As a child Julia Forrester spent many idyllic hours in the hothouse of Wharton Park, the great house where her grandfather tended exotic orchids. Years later, while struggling with overwhelming grief over the death of her husband and young child, she returns to the tranquility of the estate. There she reunites with Kit Crawford, heir to the estate and her possible salvation.
When they discover an old diary, Julia seeks out her grandmother to learn the truth behind a love affair that almost destroyed Wharton Park. Their search takes them back to the 1930s when a former heir to Wharton Park married his young society bride on the eve of World War II. When the two lovers are cruelly separated, the impact will be felt on generations to come.
Lucinda Riley skillfully sweeps her readers between the magical world of Wharton Park and Thailand during World War II with irresistible and atmospheric storytelling. Filled with twists and turns, passions and lies, and ultimately redemption, The Orchid House is a romantic, poignant novel that became an instant bestseller in the UK and Germany.
Paperback, 449 pages
Published February 14th 2012 by Atria Books (first published November 25th 2010
This is the Lucinda Riley's debut and I just love the cover! Orchids are one of my favorite flowers and I can never grow them myself.
The ratings for this book are mixed, either you love it or you don't. I didn't even look at the ratings when I purchased this book (it came highly recommended from readers that I have similar tastes with), then once I started reading I began to wonder and thats when I checked it out.
I am giving this book 3 stars, that means 'I liked it" and that's not a bad thing, right?
Let me start by saying that I love books with dual time period stories. I love long lost letters/diaries that hold secrets to the past that affected the future in dramatic ways. So of course this book really appealed to me. Comparing it to Kate Morton really grabbed me because she is one of my very favorites and I will grab anything she writes.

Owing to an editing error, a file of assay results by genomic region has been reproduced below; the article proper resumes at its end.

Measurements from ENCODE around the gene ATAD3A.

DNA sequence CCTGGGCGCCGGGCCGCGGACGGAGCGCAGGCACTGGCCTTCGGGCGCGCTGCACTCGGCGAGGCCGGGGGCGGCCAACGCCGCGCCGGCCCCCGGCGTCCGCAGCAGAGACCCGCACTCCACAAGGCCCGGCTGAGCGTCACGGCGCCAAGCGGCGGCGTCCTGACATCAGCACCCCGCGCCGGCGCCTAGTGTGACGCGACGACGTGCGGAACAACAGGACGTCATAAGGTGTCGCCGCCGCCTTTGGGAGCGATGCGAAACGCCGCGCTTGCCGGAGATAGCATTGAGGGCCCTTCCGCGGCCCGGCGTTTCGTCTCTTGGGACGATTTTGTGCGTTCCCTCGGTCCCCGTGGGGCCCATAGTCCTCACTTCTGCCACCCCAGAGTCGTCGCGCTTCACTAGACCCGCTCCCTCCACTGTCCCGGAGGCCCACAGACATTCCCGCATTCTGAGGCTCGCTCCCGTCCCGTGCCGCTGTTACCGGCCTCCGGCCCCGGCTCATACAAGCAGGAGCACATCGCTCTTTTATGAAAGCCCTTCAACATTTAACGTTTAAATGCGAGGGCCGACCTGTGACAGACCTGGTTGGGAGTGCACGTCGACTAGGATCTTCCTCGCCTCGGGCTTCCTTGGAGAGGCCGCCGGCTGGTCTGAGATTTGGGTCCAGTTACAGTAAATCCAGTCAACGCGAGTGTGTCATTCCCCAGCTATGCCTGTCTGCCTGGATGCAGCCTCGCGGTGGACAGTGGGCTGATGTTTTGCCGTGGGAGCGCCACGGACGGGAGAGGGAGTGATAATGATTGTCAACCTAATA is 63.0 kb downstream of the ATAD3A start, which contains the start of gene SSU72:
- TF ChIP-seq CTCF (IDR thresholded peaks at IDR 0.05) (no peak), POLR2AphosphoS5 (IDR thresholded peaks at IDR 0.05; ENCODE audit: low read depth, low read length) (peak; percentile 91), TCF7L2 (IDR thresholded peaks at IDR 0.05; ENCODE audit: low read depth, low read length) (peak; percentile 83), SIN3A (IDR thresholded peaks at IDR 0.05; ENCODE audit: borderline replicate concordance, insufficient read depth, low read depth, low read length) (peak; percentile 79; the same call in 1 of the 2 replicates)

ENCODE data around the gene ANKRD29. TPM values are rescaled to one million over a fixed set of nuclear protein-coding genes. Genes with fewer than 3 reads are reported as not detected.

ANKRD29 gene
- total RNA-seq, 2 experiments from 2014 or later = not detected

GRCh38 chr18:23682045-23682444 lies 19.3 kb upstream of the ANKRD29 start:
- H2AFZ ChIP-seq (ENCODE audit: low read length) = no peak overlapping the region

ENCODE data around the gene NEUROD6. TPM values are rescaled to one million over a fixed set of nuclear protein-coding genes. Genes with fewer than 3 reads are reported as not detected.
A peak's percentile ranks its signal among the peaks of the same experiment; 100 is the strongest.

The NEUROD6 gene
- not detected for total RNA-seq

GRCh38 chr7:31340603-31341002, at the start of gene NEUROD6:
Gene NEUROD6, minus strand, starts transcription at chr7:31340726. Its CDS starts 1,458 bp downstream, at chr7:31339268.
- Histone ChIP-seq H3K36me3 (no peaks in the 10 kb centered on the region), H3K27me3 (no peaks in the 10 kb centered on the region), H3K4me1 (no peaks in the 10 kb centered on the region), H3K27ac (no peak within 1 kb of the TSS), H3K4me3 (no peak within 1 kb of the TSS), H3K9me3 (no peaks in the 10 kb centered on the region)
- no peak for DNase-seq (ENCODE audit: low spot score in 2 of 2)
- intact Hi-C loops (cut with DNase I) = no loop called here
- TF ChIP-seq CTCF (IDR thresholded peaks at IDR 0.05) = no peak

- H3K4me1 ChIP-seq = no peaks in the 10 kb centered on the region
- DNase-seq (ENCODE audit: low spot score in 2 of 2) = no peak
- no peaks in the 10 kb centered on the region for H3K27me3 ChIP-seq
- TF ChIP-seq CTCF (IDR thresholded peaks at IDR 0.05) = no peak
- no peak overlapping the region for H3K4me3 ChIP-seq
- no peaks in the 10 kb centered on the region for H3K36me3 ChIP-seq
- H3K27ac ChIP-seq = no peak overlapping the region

The opening of this book was really good and it did grab my attention. but as time went on I started to struggled to connect with most of the people in this book, especially Julia, whom the book focuses on. The only one that I could feel any emotion for was Julia's grandmother, Elsie, but at the same time surprised as to her role in the present day story line. Yes she played a big part, but for such a close family why wasn't she around more to support Julia in her tragedy? Taking place 9 months lately and this is their first encounter together. I can only be vague here for those that have not read this book yet.
With the discovery of an old diary this story shifts back and forth in time. I found the past time period better written and more interesting, I was able to connect with Olivia, Elsie, even Harry (though I didn't like him much, the author did a good job of portraying him as unlikeable). There was depth to these characters which showed more emotion and feeling. I struggled with the present day people, they felt flat to me and really I wasn't all that interested in what happened to them. Also parts of this storyline were predictable.
Will this stop me from reading more by Lucinda Riley? Definitely not! This is the authors debut and as far as I am concerned it can only get better. Her 4th book is being released in March, The Midnight Rose, I received a review copy and can't wait to dig into it.